Admission price lists in the UK often include Gift Aid and Concession prices. One category costs a little bit more and one can cost substantially less than normal ticket prices. But what are they and do you qualify for them?
Gift Aid is a way that the UK government helps charities by waiving taxes on certain kinds of giving. If the museum, stately home or other historical or educational institution you visit is a registered charity, it can claim funds from the government equivalent to the income tax that would normally be paid on the whole amount of the ticket price.
Here's how it works. When you arrive at the attraction, tickets are offered at two different prices - let's say a Standard Adult price of £10.00 and a Gift Aid Price of £11. The extra £1 added to the Gift Aid price turns the whole price into a charitable donation. Then the charity that runs the organization can claim 25% of the whole ticket price (£2.75) back from the government. That represents the amount the government assumes has already been paid by you in income tax on that £11.
But What If I'm Not a UK Taxpayer?
Gift Aid used to be available to charities only after the givers - or ticket purchasers - filled out a Gift Aid Declaration - a form verifying that they were, in fact, UK taxpayers. That is still the case if you are buying annual memberships or making large donations.
But organizations that depend on many small donations can, in some cases, claim Gift Aid under the Small Donations Scheme on donations of less than £20.
How Can You Benefit
Gift Aid is voluntary, whether you are a UK taxpayer or not. And only very small organizations - those collecting donations of no more than £2,000 annually - are really entitled to take part in the Small Donations Scheme. But in practice, I've found, ticket sellers at much bigger institutions will routinely ask visitors for the Gift Aid price without determining whether they are UK taxpayers or collecting a Gift Aid Declaration form and without suggesting that there is also a slightly lower standard price.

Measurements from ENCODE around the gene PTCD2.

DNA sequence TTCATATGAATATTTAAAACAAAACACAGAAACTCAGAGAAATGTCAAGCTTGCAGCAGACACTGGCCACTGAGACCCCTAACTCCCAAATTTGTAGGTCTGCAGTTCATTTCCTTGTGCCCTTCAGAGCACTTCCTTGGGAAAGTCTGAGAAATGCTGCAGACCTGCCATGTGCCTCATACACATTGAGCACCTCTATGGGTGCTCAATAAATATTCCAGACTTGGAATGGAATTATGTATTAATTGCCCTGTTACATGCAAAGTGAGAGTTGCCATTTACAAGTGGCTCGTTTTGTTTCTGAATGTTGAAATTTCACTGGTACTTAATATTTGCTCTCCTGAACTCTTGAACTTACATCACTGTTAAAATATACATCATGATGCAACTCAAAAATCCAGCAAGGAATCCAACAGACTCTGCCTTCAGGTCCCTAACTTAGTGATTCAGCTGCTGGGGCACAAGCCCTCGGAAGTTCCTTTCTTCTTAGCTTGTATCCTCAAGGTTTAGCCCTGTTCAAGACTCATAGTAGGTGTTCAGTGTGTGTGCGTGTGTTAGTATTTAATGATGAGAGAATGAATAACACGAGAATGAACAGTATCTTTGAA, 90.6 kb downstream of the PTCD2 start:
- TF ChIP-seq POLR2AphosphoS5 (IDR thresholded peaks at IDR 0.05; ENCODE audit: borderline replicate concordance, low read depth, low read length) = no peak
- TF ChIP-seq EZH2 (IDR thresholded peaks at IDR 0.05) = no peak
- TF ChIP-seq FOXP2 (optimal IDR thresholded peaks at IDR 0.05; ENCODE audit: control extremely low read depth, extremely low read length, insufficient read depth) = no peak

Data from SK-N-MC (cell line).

If you want to pay the higher price because you wish to make an extra donation to support the organization, that's up to you. But it's your right to pay the lower, standard price. When you arrive at admission office, or book your tickets online for organizations that have a charitable connection - such as the National Trust and English Heritage as well as most museums that are not free - ask for the standard ticket price. Over the course of a trip, especially if you are buying family tickets, that 10% saving can really add up.
Concessions - Discounts for Qualified Visitors
Concessions are discounts on tickets and admission prices for buyers who meet certain conditions. The most common concessions are offered to:
- Senior citizens - over 60 years of age.
- Students - either within a certain age range or with a valid student ID, regardless of age.
A range of other concessions that can be offered might include
- discounts for the unemployed
- people receiving a UK benefit known as Job Seekers Allowance
- the disabled and their carers
- occasionally members of the military, certain unions or professions.
Some attractions may limit concessions to off-peak times or days of the week or may refuse to offer concessions on Bank Holidays.
And many privately-owned or commercial attractions may not offer concessions at all.
Whether attractions offer concessions and which ones they offer depends on why they are offering them. If they receive government funding or are registered charities, they usually have to offer student and senior discounts. In other circumstances, where concessions are offered voluntarily, they may be used for marketing the attraction to a target group. Theaters typically offer discount tickets to members of actors and performers unions and to people on Job Seekers Allowance because that describes most performers most of the time.
How Can You Benefit?
If you are eligible for any concessions you could save a considerable amount on admission tickets. Senior and student concessions are usually 25 to 30% less than the standard adult price.
Disabled visitors not only get discounts but can usually bring a carer with them for free. Here's how to get the concessions and discounts you may be entitled to:
- Bring proof of your entitlement with you. That might be a student ID, proof that you are registered disabled in some way or receive a disability allowance from your government, a union card if you are a member of a relevant union, a passport or driver's license showing proof of age. If you are serving in the British military, NATO or UN forces, carry that ID as well since some attractions offer free tickets to serving British, NATO and UN soldiers.
- Make sure to mention your concession entitlements when you book in advance and ask about what kind of proof you should bring.
- If you don't see any concessions - especially senior or student concessions - on the attraction's website or on signs near the ticket office - ask if any are offered. Sometimes attractions don't make a big splash about the concessions they offer and you have to do a bit of hunting.